New Jersey Attorney General Matthew J. Platkin and the state Department of Banking and Insurance Commissioner filed a lawsuit against MV Realty for allegedly misleading consumers. The complaint alleges that MV Realty deceived customers and made misrepresentations regarding its “Homeowner Benefit Program.” MV Realty allegedly marketed this program to consumers as a low-risk opportunity to obtain quick cash, between $300 and $5,000 in payment upfront, whereas in reality, it operated as a high-interest mortgage loan that gives MV Realty the right to list a property for 40 years, and which survives the death of the consumer. MV Realty allegedly used deceptive practices to take advantage of homeowners by misleading them into agreements with the promise of free money, all while really profiting by collecting fees from consumers who accidentally or unknowingly breach the agreement terms.
New York Attorney General Letitia James announced a $1.7 million settlement with COINEX for allegedly failing to register as a securities and commodities broker-dealer and for falsely representing itself as a crypto exchange. The settlement resolves allegations in the lawsuit filed earlier this year, and requires the company to refund thousands of New York investors more than $1.1 million and pay more than $600,000 in penalties to the state. COINEX’s platform is banned from offering, selling, or purchasing securities and commodities in New York. COINEX also officially announced that it would withdraw its platform and services from the United States.
Attorney General James also announced a $6.9 million settlement from Bayer and Monsanto for allegedly falsely advertising and marketing Roundup® weedkillers. According to the settlement, Bayer and Monsanto allegedly claimed in advertising that weedkillers containing the active ingredient glyphosate were safe and non-toxic without sufficient evidence. These claims allegedly violated state false and misleading advertising laws and breached a previous settlement the OAG reached with Monsanto in 1996, where Monsanto committed to stop making unsupported statements regarding the safety of products with glyphosate. The settlement requires Bayer and Monsanto to immediately remove any advertisements that represent glyphosate products as safe, non-toxic, harmless, or free from risk to pollinators and other wildlife. Bayer and Monsanto must also direct distributors and retailers to stop using marketing materials that include these allegedly false representations.
New Hampshire Attorney General John Formella filed a lawsuit against the lead abatement contractor for PHX Remodeling LLC for thirteen violations of the New Hampshire Consumer Protection Act. The complaint alleges that the lead contractor violated the Act on thirteen separate occasions when he, on PHX Remodeling’s behalf, entered into contracts for home improvement, and after taking deposits, performing little or no work, and not refunding. He is alleged to have collectively deprived consumers of $100,328. The state is seeking restitution for all affected consumers and $130,000 in civil penalties, as well as seeking preliminary and permanent relief enjoining him from owning or operating any construction business in New Hampshire.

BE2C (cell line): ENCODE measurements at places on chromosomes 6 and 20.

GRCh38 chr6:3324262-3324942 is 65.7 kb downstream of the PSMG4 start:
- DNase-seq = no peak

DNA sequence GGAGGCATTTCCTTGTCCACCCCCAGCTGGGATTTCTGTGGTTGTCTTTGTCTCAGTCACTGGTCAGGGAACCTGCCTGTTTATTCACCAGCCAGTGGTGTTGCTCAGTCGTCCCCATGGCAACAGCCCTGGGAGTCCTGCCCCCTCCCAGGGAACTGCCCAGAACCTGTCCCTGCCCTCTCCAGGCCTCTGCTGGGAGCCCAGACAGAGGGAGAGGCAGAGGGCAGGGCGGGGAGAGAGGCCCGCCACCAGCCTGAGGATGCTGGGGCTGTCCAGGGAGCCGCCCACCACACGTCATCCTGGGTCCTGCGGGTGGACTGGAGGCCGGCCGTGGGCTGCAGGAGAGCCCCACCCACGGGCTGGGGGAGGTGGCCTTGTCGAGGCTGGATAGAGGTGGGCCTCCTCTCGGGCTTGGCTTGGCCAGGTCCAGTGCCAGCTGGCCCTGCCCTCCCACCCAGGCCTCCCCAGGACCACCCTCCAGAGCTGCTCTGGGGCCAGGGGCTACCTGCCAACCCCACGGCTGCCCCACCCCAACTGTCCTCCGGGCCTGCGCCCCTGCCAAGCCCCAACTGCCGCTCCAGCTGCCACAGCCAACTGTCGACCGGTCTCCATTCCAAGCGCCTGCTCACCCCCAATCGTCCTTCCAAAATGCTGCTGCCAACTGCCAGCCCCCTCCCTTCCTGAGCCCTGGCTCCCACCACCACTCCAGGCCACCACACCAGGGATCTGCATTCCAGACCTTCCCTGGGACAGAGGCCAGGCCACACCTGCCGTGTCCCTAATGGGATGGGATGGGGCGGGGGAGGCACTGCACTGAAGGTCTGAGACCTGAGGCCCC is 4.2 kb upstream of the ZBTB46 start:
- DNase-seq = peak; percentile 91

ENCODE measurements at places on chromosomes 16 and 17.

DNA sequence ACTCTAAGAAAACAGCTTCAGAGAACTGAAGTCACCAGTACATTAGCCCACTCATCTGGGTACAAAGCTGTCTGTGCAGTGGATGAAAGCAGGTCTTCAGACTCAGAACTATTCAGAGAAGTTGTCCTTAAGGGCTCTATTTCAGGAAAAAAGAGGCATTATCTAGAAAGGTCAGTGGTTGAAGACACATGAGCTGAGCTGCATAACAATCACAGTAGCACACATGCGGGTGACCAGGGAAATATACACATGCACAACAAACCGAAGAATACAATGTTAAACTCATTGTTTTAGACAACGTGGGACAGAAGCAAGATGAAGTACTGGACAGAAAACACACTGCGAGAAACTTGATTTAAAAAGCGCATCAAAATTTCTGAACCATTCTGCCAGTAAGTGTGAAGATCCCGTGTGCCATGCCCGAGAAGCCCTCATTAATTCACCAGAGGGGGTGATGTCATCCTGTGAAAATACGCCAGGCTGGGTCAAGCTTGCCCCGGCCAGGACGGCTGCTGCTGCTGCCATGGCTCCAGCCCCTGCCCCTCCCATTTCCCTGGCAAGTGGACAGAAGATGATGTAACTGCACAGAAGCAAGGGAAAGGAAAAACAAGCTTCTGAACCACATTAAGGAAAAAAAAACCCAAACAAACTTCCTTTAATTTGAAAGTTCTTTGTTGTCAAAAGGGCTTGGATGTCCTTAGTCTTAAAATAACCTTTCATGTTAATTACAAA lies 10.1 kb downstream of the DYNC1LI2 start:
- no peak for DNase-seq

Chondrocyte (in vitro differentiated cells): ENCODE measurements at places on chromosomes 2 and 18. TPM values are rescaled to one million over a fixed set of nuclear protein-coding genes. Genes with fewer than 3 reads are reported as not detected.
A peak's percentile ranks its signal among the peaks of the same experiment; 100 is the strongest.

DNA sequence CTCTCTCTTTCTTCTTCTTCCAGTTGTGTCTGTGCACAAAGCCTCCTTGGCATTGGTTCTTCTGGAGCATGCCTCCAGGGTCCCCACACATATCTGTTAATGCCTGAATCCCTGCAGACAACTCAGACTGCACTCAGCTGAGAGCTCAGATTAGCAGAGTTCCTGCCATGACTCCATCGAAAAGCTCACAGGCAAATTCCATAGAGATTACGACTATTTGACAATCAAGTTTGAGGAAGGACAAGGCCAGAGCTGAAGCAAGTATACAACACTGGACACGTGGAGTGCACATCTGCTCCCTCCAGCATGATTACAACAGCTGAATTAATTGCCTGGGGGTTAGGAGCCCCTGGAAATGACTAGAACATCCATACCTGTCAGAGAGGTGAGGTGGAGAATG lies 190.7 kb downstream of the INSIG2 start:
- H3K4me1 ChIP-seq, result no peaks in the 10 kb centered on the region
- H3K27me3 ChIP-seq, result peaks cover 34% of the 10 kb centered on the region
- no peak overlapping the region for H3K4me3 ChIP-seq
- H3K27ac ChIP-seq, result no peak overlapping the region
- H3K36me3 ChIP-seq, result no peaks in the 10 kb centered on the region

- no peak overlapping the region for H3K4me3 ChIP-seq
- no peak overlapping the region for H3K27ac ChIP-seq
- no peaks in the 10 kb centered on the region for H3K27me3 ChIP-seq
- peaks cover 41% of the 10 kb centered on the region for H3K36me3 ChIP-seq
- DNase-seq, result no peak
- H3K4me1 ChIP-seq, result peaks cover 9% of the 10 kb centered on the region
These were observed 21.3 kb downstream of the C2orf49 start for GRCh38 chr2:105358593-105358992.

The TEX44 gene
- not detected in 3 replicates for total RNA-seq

Pennsylvania Attorney General Michelle Henry announced three settlements with American Automotive Alliance, LLC, AM Protection, Inc., and Mammoth Marketing Group, LLC, three telemarketers that allegedly violated Pennsylvania’s “Do-Not-Call” law and contacted people on the no-call list. The telemarketers allegedly engaged in both auto warranty marketing calls as well as calls marketing Medicare benefits to the elderly. As part of the terms of the settlements, all three companies are required to comply with the Pennsylvania Telemarketer Registration Act, including not calling residents with phone numbers on the “Do-Not-Call” list, and pay a fine totaling more than $90,000.
Rhode Island Attorney General Peter Neronha filed a lawsuit against solar company Smart Green for alleged deceptive practices. The complaint alleges that Smart Green engaged in a pattern of deceptive and unfair trade practices as they went door-to-door, making unsolicited sales pitches for residential solar panel systems. The complaint requests a court order requiring Smart Green to stop misleading customers, provide paper contracts to customers immediately, and pay restitution to injured customers.
Attorney General Neronha also filed a lawsuit against Pioneer Investments, LLC, a residential rental corporation, for allegedly failing to comply with numerous state rental, lead hazard, and consumer protection laws. According to the complaint, tenants affirmed the presence of significant lead poisoning hazards, persistent rodent infestations, deterioration of the building structure, cracking walls and windows, and intermittent loss of water and heat in numerous Pioneer properties. The complaint requests disgorgement, restitution to tenants, and fines and penalties.
Federal Consumer Protection News
Consumer Financial Protection Bureau